NSF said Thursday that it will use these funds to finance three projects, each valued between $20 million and $70 million, that will consist of research expertise, equipment and instrumentation for pursued research topics, community engagement and education.
The first facility, titled the High Magnetic Field Beamline, will explore the quantum properties of materials via X-ray technologies. The Cornell High Energy Synchrotron Source will host and develop this facility in partnership with the University of Puerto Rico at Río Piedras and the National High Magnetic Field Laboratory.
Second, the Global Ocean Biogeochemistry Array will deliver 500 robotic floats designed to gather data on chemistry and biology in the ocean. Monterey Bay Aquarium Research Institute will work with institutional and industrial partners to develop the array's robotic floats. The array will also support monitoring of the ocean's physical and biological health.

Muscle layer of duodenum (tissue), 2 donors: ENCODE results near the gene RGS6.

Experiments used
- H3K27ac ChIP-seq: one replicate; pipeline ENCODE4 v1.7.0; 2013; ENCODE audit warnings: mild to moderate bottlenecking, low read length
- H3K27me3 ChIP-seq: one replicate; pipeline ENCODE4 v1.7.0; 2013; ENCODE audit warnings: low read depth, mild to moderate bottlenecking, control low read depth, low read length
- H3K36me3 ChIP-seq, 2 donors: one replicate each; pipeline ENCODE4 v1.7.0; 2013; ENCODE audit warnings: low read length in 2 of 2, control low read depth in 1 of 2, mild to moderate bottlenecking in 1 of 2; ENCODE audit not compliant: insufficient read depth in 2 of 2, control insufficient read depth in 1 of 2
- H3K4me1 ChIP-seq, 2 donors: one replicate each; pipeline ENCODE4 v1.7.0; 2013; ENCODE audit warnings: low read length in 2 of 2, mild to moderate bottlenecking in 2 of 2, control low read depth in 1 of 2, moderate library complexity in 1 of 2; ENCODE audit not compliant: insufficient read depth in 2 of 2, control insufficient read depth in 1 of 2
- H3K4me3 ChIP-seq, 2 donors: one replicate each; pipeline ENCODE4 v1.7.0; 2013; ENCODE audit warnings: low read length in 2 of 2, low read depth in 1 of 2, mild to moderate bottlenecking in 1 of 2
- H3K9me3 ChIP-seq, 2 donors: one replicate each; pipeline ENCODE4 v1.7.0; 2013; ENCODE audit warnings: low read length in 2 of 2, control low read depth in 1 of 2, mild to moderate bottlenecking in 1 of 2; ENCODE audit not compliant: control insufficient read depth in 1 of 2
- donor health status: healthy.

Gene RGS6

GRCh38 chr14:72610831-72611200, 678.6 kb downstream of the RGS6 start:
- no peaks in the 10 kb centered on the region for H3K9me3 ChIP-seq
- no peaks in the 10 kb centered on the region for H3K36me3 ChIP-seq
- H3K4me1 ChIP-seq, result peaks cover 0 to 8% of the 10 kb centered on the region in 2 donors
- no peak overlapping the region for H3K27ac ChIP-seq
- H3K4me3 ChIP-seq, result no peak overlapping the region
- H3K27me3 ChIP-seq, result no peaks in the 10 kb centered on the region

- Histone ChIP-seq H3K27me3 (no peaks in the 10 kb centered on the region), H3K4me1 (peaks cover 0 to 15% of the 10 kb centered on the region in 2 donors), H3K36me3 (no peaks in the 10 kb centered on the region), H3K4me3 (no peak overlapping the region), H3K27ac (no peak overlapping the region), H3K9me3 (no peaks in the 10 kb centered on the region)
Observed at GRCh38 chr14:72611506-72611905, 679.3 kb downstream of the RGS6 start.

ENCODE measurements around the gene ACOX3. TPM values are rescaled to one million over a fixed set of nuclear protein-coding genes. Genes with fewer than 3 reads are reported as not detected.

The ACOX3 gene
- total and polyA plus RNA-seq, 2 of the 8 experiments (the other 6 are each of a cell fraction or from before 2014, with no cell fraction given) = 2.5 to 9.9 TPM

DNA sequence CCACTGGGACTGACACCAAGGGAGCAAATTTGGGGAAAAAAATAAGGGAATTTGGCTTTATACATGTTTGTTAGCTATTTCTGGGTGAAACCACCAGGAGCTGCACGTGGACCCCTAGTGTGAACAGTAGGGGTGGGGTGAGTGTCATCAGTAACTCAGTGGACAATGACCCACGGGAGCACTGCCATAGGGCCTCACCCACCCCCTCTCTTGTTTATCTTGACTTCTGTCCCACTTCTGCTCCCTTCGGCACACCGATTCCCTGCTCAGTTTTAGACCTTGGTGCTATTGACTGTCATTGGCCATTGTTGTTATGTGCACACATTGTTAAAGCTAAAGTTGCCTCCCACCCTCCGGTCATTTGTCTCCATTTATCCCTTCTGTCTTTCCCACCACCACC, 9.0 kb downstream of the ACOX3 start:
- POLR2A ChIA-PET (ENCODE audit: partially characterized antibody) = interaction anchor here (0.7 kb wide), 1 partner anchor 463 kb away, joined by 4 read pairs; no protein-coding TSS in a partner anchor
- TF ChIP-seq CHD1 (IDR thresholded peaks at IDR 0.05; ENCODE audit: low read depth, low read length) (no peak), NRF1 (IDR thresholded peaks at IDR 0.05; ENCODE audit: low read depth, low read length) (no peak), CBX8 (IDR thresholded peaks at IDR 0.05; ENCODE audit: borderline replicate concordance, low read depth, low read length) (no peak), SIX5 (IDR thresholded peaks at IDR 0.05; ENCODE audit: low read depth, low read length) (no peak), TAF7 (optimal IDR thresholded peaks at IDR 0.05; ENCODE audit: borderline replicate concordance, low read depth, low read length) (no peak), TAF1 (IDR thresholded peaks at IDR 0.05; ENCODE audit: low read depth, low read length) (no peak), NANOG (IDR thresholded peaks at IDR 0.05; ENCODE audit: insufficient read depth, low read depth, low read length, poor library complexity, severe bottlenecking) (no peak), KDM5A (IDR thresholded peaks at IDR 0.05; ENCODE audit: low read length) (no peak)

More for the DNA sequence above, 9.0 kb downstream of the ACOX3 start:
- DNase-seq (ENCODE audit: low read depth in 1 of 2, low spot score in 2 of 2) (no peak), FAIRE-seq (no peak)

Lastly, the Grid-Connected Testing Infrastructure for Networked Control of Distributed Energy Resources will openly offer research assets and leverage data analytics to support energy grid studies and education. The University of California in San Diego will host this facility.
"U.S. researchers need cutting-edge tools to stay at the forefront of science and technology," said Sethuraman Panchanathan, director at NSF.